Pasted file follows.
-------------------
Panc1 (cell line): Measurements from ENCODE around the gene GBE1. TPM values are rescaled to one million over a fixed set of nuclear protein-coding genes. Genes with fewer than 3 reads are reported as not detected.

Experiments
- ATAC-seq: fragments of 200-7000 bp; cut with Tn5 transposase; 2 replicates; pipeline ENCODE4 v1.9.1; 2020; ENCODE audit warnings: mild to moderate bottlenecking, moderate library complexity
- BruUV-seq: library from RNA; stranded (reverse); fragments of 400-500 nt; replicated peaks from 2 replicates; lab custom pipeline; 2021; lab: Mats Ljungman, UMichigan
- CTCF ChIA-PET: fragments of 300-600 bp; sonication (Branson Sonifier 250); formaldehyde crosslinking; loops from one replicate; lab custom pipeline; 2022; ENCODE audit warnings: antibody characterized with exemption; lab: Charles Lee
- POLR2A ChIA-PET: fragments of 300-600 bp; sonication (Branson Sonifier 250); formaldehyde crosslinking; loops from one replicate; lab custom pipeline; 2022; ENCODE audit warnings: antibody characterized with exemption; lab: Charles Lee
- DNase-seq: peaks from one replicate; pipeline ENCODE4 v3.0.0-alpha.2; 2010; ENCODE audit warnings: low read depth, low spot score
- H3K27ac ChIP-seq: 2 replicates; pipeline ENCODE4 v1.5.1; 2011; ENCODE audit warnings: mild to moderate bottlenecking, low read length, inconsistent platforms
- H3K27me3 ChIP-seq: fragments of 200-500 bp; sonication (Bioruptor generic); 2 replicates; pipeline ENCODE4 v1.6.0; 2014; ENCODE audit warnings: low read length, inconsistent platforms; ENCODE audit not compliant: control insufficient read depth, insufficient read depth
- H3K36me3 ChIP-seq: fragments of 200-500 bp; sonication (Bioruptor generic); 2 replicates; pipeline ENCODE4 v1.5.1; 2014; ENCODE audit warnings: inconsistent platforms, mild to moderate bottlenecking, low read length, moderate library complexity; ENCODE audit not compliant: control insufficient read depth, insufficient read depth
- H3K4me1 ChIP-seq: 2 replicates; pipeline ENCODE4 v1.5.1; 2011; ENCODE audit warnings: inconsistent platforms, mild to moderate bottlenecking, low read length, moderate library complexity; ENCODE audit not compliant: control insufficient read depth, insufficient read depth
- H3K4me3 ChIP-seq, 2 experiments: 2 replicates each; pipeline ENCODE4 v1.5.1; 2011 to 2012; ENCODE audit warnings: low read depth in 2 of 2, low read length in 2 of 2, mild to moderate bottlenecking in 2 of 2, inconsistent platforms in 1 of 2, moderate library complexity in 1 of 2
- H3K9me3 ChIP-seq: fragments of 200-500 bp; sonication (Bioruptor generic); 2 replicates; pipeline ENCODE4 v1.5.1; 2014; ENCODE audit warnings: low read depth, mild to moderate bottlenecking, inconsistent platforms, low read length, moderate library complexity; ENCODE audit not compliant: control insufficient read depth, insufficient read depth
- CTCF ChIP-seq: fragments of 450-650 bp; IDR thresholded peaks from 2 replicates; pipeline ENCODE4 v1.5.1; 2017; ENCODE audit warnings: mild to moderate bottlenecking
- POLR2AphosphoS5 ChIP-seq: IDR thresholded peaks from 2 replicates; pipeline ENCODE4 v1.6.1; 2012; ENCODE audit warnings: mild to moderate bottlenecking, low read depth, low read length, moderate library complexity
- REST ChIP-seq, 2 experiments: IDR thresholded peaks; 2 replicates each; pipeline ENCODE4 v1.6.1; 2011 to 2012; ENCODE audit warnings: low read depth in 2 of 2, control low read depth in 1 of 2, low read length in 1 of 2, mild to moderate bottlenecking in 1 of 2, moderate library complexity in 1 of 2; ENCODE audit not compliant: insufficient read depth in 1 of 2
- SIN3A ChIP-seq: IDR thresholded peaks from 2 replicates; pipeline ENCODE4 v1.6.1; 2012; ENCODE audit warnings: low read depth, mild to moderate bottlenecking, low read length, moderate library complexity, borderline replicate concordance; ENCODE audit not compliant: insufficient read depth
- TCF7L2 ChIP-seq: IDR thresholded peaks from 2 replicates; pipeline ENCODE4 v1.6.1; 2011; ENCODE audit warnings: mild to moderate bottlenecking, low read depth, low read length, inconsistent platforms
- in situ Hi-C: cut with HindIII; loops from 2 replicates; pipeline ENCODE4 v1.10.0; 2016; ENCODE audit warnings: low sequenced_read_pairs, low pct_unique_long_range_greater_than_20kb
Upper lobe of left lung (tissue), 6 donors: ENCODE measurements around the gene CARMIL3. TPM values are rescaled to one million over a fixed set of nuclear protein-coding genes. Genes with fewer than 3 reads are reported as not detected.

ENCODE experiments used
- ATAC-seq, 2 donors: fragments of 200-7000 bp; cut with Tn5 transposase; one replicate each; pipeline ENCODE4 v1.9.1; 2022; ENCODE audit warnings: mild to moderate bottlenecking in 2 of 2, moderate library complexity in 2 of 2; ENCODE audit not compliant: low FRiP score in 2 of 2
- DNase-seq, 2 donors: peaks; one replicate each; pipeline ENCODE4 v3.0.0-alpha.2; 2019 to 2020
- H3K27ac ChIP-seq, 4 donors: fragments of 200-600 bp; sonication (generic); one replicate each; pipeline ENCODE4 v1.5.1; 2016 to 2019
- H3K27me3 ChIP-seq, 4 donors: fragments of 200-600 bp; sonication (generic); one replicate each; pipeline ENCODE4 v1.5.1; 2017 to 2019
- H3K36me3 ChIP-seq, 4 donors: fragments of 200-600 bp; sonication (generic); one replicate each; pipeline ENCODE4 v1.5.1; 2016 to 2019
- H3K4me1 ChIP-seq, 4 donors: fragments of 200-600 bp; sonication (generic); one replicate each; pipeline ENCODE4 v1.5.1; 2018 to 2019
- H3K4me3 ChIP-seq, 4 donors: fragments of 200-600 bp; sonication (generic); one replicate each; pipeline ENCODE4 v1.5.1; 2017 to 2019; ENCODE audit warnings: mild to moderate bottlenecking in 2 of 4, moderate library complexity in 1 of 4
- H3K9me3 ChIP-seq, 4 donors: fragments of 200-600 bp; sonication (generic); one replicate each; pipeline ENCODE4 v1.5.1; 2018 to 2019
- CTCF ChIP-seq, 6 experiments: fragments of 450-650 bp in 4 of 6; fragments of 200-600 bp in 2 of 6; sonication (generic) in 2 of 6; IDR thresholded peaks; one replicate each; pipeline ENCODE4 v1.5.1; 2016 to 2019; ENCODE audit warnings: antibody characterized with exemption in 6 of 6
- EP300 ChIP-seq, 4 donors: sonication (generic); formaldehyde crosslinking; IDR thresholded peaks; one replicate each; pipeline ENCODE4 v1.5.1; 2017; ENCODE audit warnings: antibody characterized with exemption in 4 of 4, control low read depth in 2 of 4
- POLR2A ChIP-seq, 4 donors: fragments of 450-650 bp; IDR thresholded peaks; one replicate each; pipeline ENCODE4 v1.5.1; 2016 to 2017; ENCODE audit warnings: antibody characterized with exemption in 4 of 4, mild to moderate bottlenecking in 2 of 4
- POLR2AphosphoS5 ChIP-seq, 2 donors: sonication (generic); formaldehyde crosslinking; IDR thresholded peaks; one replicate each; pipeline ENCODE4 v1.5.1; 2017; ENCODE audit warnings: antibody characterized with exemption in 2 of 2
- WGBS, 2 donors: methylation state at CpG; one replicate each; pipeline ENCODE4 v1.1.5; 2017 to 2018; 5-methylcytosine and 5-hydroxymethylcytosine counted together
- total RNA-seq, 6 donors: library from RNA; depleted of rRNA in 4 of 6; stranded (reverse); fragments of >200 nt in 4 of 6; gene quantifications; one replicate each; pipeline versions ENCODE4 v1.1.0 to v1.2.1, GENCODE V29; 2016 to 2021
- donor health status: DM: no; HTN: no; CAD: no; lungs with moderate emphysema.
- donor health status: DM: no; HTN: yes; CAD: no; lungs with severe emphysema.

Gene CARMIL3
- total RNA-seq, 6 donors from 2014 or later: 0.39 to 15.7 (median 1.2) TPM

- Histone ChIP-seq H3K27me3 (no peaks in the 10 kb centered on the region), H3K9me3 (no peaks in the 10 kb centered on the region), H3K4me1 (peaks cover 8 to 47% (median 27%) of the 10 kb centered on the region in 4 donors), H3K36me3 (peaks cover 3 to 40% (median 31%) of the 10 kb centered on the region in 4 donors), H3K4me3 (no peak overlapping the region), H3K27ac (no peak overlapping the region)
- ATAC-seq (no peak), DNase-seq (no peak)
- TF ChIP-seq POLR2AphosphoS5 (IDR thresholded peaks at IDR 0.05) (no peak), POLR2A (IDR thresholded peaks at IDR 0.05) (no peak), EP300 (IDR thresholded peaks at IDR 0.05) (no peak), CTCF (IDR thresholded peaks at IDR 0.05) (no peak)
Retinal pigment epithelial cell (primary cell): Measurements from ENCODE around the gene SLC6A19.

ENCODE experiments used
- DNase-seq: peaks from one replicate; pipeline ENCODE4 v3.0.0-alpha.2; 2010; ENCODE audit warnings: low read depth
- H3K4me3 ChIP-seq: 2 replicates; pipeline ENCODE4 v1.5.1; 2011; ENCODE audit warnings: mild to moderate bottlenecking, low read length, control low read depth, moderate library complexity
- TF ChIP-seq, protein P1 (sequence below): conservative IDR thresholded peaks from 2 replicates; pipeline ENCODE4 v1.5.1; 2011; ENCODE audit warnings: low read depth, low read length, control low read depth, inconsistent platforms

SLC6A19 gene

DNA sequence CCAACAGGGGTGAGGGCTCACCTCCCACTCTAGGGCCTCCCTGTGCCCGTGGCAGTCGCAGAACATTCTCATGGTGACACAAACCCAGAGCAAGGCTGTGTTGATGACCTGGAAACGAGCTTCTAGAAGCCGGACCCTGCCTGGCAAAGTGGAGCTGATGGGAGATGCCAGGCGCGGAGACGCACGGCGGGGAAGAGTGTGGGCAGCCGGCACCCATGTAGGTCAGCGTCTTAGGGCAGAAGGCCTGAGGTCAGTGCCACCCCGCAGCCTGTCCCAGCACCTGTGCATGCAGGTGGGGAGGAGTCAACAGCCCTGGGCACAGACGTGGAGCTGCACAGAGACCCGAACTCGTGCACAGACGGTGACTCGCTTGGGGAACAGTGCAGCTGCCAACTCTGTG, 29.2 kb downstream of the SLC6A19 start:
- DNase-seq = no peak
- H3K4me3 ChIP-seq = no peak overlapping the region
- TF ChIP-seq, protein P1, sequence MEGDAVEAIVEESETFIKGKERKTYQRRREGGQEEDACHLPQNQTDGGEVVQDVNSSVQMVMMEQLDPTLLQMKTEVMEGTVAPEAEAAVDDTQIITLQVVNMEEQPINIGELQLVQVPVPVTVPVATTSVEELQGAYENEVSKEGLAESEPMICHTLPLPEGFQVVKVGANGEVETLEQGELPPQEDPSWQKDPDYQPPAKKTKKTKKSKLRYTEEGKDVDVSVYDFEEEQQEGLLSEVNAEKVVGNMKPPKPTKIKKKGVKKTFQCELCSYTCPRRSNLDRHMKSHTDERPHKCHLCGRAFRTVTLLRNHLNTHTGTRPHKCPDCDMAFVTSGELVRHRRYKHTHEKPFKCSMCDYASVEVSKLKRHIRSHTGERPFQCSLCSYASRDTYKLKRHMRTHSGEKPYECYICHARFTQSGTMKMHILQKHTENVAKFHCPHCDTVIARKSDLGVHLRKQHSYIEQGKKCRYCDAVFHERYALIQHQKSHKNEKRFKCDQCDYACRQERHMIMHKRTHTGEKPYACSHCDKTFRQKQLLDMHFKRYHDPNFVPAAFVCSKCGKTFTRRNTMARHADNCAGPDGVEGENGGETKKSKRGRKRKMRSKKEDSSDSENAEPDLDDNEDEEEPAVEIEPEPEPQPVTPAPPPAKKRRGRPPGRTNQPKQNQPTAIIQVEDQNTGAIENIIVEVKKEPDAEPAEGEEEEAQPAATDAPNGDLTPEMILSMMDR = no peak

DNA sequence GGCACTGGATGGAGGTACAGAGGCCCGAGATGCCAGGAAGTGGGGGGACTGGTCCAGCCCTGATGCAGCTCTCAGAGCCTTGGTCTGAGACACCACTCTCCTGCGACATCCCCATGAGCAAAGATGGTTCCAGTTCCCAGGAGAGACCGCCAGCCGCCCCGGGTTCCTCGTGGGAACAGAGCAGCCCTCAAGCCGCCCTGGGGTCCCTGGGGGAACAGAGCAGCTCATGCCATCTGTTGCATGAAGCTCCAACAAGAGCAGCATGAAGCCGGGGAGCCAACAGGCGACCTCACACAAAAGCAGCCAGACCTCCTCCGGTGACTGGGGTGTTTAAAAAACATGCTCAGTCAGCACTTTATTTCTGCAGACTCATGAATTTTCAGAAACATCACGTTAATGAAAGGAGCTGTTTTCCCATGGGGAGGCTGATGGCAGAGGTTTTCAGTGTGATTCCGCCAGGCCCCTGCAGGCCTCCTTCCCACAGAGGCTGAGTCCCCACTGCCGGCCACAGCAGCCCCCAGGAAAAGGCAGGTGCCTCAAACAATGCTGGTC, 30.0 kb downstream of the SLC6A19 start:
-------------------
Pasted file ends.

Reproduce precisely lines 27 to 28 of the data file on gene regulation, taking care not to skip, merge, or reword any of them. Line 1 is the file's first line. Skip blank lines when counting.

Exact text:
- H3K4me1 ChIP-seq, 4 donors: fragments of 200-600 bp; sonication (generic); one replicate each; pipeline ENCODE4 v1.5.1; 2018 to 2019
- H3K4me3 ChIP-seq, 4 donors: fragments of 200-600 bp; sonication (generic); one replicate each; pipeline ENCODE4 v1.5.1; 2017 to 2019; ENCODE audit warnings: mild to moderate bottlenecking in 2 of 4, moderate library complexity in 1 of 4